The FCC is seeking public comment on the sufficiency of current spectrum allocations, including but not limited to the prime spectrum bands below 3.7 GHz, for purposes developing its National Broadband Plan. The FCC's Public Notice asks for detailed, fact-based responses and, to the extent possible, quantitative data and analytical justification. Specifically, the FCC is seeking public input on the following subjects:
1. What is the ability of current spectrum allocations to support next-generation build-outs and
the anticipated surge in demand and throughput requirements?
2. What spectrum bands are best positioned to support mobile wireless broadband?
3. What spectrum bands are best positioned to support fixed wireless broadband?
4. What are the key issues in moving spectrum allocations toward their highest and best use in the
5. What is the ability of current spectrum allocations to support both the fixed and mobile
wireless backhaul market?
The FCC's request for information also noted the following interesting facts and observations gathered from various sources across the industry:
- CTIA notes that the wireless market in the United States now encompasses over 270 million subscribers.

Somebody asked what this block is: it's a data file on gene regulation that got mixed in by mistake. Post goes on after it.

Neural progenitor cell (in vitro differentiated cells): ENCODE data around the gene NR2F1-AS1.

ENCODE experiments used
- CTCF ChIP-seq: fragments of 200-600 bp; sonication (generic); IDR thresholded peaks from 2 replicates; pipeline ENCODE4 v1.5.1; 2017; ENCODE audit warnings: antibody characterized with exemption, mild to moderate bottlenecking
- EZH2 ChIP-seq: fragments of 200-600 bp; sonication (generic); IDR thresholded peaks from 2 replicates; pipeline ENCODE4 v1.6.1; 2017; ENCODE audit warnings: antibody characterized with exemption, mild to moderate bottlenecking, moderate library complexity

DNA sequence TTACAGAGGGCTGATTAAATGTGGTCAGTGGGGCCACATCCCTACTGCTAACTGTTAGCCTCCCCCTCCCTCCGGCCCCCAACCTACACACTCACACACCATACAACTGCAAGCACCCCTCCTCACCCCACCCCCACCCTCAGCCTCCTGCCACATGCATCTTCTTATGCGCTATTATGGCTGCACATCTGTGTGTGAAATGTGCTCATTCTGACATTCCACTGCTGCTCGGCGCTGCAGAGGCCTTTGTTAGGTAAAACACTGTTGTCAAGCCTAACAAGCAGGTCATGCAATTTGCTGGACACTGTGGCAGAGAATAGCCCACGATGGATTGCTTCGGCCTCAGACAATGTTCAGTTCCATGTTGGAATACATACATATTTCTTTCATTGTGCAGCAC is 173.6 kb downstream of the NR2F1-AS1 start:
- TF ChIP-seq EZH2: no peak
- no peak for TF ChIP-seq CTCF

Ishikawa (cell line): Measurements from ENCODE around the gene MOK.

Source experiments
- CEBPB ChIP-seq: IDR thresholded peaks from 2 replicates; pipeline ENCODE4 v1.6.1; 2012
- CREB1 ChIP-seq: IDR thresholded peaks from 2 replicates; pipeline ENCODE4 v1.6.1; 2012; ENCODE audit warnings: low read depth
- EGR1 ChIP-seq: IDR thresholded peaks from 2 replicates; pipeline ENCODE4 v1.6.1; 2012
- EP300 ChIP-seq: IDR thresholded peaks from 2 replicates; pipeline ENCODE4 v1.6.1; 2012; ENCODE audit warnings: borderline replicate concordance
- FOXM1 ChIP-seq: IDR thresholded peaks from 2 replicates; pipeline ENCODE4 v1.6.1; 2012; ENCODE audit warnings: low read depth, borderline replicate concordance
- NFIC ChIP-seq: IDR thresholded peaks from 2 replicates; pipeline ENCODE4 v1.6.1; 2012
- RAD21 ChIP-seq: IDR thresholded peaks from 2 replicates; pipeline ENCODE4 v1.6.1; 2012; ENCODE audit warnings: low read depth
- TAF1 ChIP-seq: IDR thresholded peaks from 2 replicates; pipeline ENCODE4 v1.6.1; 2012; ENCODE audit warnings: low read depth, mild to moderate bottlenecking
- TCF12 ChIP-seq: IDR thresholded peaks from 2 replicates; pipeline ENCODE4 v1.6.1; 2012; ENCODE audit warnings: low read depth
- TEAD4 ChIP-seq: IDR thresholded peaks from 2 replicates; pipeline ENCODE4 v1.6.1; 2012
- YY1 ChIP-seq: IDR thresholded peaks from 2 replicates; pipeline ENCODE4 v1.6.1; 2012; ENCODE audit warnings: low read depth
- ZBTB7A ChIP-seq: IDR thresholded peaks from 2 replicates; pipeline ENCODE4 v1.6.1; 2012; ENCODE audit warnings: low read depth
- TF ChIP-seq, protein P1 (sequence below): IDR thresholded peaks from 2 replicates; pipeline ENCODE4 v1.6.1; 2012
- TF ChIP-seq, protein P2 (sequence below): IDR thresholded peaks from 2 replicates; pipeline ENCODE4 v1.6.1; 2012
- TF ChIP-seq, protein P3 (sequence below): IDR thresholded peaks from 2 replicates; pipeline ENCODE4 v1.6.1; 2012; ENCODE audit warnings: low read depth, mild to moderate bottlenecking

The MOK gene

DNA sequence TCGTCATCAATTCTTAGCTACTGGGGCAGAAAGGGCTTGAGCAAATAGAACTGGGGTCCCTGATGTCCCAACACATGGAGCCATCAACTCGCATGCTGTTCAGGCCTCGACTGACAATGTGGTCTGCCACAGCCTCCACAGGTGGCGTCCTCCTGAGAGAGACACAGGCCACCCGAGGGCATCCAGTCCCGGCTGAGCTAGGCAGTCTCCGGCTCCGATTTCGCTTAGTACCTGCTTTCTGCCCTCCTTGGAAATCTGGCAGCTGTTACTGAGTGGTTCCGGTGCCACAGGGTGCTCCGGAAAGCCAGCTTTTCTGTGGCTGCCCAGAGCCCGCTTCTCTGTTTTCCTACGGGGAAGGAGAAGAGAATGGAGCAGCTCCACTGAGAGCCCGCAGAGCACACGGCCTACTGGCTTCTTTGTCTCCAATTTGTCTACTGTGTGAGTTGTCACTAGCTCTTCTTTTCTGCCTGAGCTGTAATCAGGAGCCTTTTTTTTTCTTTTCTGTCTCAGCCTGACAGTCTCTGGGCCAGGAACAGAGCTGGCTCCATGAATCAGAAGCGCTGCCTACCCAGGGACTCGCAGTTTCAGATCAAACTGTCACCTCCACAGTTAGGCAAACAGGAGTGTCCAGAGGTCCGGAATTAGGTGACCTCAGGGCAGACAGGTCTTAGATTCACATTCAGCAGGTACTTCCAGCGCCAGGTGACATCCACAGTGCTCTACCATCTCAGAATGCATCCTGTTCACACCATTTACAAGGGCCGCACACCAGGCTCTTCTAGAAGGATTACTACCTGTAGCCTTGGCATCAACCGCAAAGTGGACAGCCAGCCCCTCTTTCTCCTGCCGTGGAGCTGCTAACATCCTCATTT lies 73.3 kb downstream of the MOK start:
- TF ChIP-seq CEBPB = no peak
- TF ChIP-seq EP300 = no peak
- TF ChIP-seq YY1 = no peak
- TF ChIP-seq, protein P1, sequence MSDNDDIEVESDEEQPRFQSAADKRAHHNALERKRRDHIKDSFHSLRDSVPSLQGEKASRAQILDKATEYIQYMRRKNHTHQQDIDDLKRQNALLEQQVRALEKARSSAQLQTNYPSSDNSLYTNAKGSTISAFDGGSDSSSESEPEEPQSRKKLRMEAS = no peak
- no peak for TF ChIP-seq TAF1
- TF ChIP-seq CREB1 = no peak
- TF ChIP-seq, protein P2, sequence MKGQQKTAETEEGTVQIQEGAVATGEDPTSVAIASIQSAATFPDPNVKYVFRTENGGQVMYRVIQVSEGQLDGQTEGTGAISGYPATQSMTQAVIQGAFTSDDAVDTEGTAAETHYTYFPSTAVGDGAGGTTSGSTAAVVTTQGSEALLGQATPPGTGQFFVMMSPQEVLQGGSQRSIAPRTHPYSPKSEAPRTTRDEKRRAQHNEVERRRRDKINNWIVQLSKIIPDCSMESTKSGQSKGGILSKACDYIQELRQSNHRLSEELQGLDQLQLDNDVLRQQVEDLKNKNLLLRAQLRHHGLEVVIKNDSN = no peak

- Motorola notes that more than 78 percent of U.S. wireless consumers have a wireless device that is capable of accessing the Internet, and approximately 40 million American consumers are active users of mobile Internet services -- a 75 percent increase from two years ago.
- According to Wireless Communications Association International (WCAI), a traditional handheld device, with average customer usage patterns, will consume about 30 megabytes of data in a month, a single smart phone consumes 30 times that amount, and a single connected notebook or laptop computer is consuming 450 times that amount.
- Customers of T-Mobile's G1 smartphone use 50 times the data of an average T-Mobile customer.
- Mobile applications, such as video, Internet gaming, and social networking typically require bandwidth between 1 and 5 Mbps, compared to 6 to 12 kbps for a mobile voice call.
- According to CTIA, mobile carriers in the United States operate with just under 450 MHz of spectrum, which CTIA contends compares poorly with many other OECD nations .
- CTIA further adds there is only 40 MHz of spectrum "in the pipeline" for CMRS providers.
- WCAI suggests the need for spectrum for fixed wireless broadband could be 150 megahertz.
- IEEE recommends the use of TV spectrum as potential spectrum available for wireless broadband Internet services.
- UTC/Edison suggests that reallocating the 1.8 GHz band will support the operations, maintenance, and management of the electricity supply.
- API recommends that critical infrastructure entities receive access to the 700 MHz band.
- T-Mobile notes that the United States should follow the example of other nations that are making spectrum available for 3G service in the 1.7 to 1.9 GHz bands, 2.5 GHz, and 2.6 GHz bands.
- AT&T stated the demand for data on its wireless networks is exploding at such a rapid rate that technological solutions alone cannot be the answer. The ability of AT&T to handle the 5,000% growth in data usage over the past three years relies upon broad contiguous bands of spectrum. To help support this growth, in 2009 AT&T plans to build add an additional 2,000 cell sites to its networks.